For example, if a business needs to manufacture something for a retail outlet, the manufacturing facility needs to be located in a specific zone in the Industrial Area. “However, as a small startup with limited financial capital, you can’t jump to that stage but have to start small. We are handcrafting each bottle we produce; we hand pick each ingredient, grind, press, fill, seal and label. At the beginning of a business we test the market and demand, as it grows we can start investing in bottling machines for example, but we are not yet at that stage. We’re growing in a very organic way and the government does not realize a startup’s requirements; they only see the large businesses,” Al-Dorani comments.

Setting up shop

“As the owner of a startup business, you have to put in a lot of hard work, and hours; you have to limit your social life, because your priorities change. It’s very hard to find quality help, especially people whom you can trust. You need people who are dedicated and that trust in your vision and those who can help you see it through 100 per cent,” Al-Dorani adds.
In Qatar, this can be an added challenge because of the labour laws she continues, “and you cannot hire or fire them as easily as you would in other countries because of all the money invested in bringing them on board.”
However, before things could go well, Al-Dorani had to invest more than just money to get RAW to establish itself in the Qatar market. “Initially, I did the juicing myself and made the deliveries to customers in my car. The business was registered in December 2010, and the year after that I participated in a number of local and regional business competitions. In March 2012, we began operating full-time,” she said.
Support for the business also came from a good business partner who was able to dedicate all his time to it. “Without my business partner, I would not have had the balance that I would need for this business, especially on the operations side,” she adds.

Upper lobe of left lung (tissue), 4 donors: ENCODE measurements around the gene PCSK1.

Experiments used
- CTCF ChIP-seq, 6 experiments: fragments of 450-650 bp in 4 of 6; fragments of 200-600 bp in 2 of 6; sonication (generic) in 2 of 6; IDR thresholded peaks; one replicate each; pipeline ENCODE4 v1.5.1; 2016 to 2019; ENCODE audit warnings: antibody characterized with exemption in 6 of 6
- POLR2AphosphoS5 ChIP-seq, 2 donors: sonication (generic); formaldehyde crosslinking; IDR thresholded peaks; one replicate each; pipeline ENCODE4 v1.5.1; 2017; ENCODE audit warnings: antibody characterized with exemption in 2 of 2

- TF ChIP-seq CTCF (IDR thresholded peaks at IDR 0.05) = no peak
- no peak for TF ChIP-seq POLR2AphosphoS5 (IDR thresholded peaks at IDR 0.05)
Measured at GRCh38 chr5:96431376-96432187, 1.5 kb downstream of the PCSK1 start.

Al-Dorani began with hiring a general manager from the United States. From that point on, with one staff member on board, RAW ME officially began hiring employees who were in Qatar and were able to change sponsorship. Since its launch, RAW ME now has a full production facility at Barwa Village, which is where all of the brand’s juices are produced.

We’re growing in a very organic way and the government does not realize a startup’s requirements; they only see the large businesses.”
Word-of-mouth marketing

A step-by-step, stone-by-stone organic growth process is what Layla Al-Dorani envisions for her business, which is currently focusing on distribution and is open to partnering with other companies to sell their products. They currently source local ingredients as much as possible with whatever is in season. For others that aren’t available here, they rely on imports. “Certain ingredients such as vanilla beans and raw organic agave are not produced here, so we have to source them from abroad.”
All that the business earns it pools back into itself to reinvest in its growth and development efforts – to buy more machines and vehicles, hire more people, and other related expenses. “Earlier I used to do all the juicing myself and deliveries out of my car and as we grew, we had another car with a cooler; subsequently, we were able to get a cool truck, and then another one, that’s how the growth happened – organically. We don’t have a lot of marketing either; we rely primarily on word-of-mouth to get customers.”

Get in touch with RAW ME via their website or phone at 6613 9882.

Copyright © 2013 JustHere Qatar. Reproduction of material from any JustHere Qatar pages without written permission is strictly prohibited.

Comments

  1. I am trying to eat raw food till the bginineng of the year.I bought an Omega VRT 350 juicer, and already drink 1 liter per day for 4 months.I congratulate you to have such an idea within Qatar. I will visit you very soon in Barwa village. Moreover I will give the address to friends that want to go raw food.I am very happy to discover you.Thank you so much for that.Thierry